Learn a lot about horse­shoe crabs

Maryland Independent - - Sports - Jamie Drake

When I was grow­ing up my fam­ily would go to Ocean City ev­ery sum­mer for a fun­filled va­ca­tion at the beach.

Even af­ter a whole week of surf and sun, we were never quite ready to go home when it was time, so my dad would drive us up to Re­hoboth Beach on the way out of town and we’d check out their beach and board­walk for some last minute fun and lunch at Grotto Pizza.

One year, on the morn­ing of our last day at the beach, my sis­ter and I found a trove of dead horse­shoe crabs washed up on shore. Think­ing it was a good idea to bring them home with us, we col­lected as many as pos­si­ble in our beach tow­els and stowed them in the back of my mom’s car. As we drove to Re­hoboth for lunch that day, the mer­cury started ris­ing. It was go­ing to be a hot one.

The horse­shoe crabs baked for sev­eral hours in the blis­ter­ing sun in the back of my mom’s car while we ex­plored the beach and ate lunch. When we were fi­nally ready to drive home and opened up the car, the stench that greeted us was too foul for words. My dad dis­patched of the of­fen­sive car­casses im­me­di­ately and we drove home with the win­dows down, try­ing not to gag too much. Our great idea prob­a­bly cost my mom a few hun­dred dol­lars when she traded in her car a cou­ple years later. The smell lin­gered.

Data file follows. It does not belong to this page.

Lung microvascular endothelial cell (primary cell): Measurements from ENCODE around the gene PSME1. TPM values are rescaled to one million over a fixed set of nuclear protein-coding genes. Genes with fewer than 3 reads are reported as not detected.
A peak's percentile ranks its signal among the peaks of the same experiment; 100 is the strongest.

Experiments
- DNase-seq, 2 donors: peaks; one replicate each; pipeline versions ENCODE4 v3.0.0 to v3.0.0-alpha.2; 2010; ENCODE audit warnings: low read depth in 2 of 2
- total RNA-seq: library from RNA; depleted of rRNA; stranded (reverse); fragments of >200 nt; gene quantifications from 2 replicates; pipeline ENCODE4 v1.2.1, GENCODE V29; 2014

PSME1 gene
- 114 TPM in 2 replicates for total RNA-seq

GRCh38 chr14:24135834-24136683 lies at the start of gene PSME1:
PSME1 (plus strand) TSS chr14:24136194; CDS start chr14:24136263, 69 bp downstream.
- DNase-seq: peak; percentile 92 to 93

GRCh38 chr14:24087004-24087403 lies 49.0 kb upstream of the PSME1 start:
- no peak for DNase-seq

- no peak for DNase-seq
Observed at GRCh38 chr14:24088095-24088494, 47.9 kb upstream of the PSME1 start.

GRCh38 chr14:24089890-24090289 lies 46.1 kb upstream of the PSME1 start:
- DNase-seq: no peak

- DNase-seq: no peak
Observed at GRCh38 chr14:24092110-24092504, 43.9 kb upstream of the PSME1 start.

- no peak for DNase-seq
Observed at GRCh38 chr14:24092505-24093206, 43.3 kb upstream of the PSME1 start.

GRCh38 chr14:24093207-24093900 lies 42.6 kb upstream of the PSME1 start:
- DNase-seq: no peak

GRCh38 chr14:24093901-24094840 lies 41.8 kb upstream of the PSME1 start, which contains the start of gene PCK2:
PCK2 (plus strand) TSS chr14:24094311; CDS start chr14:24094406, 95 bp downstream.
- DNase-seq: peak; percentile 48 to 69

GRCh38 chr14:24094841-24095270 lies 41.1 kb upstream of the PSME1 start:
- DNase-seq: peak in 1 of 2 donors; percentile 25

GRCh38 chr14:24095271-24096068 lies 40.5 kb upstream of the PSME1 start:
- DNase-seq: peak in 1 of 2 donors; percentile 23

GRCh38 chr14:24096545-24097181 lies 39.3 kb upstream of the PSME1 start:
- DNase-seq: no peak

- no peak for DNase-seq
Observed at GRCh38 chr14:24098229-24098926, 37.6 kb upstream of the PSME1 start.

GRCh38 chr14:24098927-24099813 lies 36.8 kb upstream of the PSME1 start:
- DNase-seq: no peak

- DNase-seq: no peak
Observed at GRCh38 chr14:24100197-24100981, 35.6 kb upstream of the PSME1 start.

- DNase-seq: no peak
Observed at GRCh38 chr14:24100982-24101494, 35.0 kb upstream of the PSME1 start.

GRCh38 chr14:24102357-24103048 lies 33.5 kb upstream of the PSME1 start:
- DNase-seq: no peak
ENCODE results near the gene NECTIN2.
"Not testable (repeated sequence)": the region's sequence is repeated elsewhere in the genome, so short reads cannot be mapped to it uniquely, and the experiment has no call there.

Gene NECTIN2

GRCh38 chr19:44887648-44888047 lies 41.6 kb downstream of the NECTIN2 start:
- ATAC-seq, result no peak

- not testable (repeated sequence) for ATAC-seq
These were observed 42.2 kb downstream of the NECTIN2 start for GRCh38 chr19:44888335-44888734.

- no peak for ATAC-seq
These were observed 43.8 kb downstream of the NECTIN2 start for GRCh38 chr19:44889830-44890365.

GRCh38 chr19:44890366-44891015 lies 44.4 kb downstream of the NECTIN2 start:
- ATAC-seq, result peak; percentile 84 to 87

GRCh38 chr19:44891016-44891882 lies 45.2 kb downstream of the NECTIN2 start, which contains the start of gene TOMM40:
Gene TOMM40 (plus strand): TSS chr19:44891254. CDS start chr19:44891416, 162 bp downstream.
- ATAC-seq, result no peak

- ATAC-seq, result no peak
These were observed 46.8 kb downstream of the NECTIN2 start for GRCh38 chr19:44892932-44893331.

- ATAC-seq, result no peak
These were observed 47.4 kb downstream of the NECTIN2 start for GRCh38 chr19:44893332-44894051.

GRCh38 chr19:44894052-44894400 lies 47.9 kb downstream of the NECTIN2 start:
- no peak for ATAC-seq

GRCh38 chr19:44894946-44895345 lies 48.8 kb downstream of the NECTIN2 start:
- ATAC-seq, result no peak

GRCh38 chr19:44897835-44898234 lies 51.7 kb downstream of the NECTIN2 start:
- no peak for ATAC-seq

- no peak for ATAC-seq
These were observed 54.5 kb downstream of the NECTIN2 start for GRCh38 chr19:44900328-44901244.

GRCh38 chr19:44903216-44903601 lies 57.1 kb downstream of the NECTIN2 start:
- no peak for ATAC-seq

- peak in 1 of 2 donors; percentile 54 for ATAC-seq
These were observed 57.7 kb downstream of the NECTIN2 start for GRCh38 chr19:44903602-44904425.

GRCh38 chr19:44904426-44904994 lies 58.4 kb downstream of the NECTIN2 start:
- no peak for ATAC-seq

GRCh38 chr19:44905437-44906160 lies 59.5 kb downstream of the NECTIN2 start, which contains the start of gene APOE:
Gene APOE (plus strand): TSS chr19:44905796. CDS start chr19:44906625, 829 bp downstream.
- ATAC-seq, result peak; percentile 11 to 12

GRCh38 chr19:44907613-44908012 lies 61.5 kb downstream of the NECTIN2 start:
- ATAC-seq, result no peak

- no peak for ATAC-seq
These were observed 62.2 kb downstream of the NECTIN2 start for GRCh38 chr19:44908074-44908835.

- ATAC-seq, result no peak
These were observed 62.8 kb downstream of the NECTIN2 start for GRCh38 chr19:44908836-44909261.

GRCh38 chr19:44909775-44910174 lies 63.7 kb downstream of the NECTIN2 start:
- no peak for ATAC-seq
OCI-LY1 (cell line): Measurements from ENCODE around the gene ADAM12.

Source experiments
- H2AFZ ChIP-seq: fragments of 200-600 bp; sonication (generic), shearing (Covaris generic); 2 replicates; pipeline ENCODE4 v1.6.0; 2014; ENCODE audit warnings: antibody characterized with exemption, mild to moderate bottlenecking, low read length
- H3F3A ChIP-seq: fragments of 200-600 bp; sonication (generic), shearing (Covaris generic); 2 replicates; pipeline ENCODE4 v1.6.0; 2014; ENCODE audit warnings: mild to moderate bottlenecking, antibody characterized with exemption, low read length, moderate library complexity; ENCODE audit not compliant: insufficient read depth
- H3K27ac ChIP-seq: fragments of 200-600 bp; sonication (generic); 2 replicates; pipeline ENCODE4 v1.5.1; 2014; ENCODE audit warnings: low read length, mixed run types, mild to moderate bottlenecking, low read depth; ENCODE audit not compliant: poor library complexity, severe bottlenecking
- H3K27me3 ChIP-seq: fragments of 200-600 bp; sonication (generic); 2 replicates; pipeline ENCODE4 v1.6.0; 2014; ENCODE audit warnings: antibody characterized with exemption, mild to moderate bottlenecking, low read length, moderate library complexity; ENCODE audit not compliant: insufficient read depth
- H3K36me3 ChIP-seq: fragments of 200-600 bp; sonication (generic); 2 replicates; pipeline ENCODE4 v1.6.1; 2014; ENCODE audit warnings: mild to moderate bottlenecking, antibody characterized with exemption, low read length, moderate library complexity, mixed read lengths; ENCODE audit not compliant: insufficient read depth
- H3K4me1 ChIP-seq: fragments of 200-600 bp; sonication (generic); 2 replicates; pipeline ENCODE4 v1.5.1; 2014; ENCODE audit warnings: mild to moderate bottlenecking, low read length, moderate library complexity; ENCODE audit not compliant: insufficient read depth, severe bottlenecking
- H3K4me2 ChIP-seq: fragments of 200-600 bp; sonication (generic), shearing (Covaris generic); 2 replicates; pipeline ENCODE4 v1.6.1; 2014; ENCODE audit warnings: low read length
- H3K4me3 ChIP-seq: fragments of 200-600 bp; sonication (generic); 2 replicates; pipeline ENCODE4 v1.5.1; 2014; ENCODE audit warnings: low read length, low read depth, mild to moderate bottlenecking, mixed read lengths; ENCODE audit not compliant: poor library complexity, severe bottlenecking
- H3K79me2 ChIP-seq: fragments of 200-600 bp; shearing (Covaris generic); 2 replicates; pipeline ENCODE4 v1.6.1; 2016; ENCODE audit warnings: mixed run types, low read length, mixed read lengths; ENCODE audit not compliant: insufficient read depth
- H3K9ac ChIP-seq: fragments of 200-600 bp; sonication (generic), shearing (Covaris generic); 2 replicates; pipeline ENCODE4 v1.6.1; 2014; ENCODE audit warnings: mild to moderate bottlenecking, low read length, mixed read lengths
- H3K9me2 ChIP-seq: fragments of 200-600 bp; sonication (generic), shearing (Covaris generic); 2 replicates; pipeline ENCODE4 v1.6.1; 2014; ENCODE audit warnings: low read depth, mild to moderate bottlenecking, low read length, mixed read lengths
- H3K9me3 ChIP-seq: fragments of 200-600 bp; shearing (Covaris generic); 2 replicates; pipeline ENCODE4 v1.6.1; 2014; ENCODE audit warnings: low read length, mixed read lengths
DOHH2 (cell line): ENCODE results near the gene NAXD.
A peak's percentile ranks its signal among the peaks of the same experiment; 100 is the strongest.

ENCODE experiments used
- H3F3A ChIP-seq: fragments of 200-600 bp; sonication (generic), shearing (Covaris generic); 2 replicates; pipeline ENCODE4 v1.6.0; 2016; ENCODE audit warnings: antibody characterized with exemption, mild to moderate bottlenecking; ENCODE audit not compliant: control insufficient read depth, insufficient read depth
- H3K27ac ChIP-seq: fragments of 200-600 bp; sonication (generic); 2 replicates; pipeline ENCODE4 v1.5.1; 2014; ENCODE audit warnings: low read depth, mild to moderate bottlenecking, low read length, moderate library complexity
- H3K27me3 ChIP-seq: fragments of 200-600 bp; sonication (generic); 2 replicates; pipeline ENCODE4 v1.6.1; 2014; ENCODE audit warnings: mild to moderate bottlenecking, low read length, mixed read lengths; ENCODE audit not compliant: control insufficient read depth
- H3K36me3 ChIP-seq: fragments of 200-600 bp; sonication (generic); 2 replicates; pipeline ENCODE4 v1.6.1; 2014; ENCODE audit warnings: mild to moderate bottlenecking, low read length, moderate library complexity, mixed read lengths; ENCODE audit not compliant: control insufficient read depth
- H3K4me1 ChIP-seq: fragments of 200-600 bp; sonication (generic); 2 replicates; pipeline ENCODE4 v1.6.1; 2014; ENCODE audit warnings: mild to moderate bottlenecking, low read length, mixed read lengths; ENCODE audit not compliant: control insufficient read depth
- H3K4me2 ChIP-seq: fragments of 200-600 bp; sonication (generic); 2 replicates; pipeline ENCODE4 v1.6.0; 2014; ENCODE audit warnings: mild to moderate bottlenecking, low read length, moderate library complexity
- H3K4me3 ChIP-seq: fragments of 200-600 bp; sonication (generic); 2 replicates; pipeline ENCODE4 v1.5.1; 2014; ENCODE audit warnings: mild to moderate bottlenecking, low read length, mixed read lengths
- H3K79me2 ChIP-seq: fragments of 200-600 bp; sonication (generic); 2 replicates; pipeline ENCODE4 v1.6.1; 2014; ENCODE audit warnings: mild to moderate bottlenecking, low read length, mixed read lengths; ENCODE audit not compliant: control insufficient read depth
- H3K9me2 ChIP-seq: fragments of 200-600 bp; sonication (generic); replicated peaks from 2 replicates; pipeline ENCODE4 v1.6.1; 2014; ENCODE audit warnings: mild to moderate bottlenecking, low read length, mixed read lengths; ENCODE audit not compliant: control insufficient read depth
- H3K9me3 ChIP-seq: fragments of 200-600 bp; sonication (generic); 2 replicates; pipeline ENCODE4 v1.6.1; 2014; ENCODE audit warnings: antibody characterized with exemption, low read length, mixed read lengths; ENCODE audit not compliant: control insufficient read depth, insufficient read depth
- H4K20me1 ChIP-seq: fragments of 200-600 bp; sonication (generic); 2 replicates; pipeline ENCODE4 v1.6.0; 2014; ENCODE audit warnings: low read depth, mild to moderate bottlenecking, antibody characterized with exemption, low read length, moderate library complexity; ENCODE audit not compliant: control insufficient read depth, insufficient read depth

Since then, I’ve never had too much of an in­ter­est in horse­shoe crabs. My fam­ily and I have seen them on oc­ca­sion at the beach and had the chance to han­dle the spec­i­mens at the Calvert Ma­rine Mu­seum in Solomons. We are aware they are liv­ing fos­sils, rel­a­tively un­changed since be­fore the time of the di­nosaurs. And that long spiked tail? It’s not a stinger. Horse­shoe crabs are harm­less and the tail is used by the crab to flip it­self up­right if it gets turned over.

But horse­shoe crabs have quite an in­ter­est­ing story. Ear­lier this month, the South­ern Mary­land Audubon So­ci­ety spon­sored a field trip to Flag Ponds Na­ture Park in Lusby and I tagged along to learn more about this funny look­ing crea­ture.

This wasn’t just any field trip ei­ther, it was a night­time ad­ven­ture that started at 9 p.m. on a Sun­day night. I wasn’t re­ally think­ing things through when I in­vited my 5-year-old daugh­ter to ac­com­pany me on this out­ing that started just af­ter her bed­time.

We met up with nat­u­ral­ist Andy Brown who knows a lot about horse­shoe crabs, and a lot about birds and na­ture in gen­eral. He started off the night by ask­ing the au­di­ence if any­one knew what an arach­nid is. A lot of hands shot up and some peo­ple shouted out “spi­der,” but there were some con­fused looks from a few peo­ple who won­dered if they were in the right place.

As it turns out, horse­shoe crabs aren’t crabs at all. They are part of a group of an­i­mals closely re­lated to the arach­nid fam­ily. There­fore their cousins are more likely to be spi­ders and scor­pi­ons rather than lob­sters and true crabs. That’s some­thing I didn’t know. But just like Mar yland’s most fa­mous crabs, horse­shoe crabs have to molt to grow big­ger.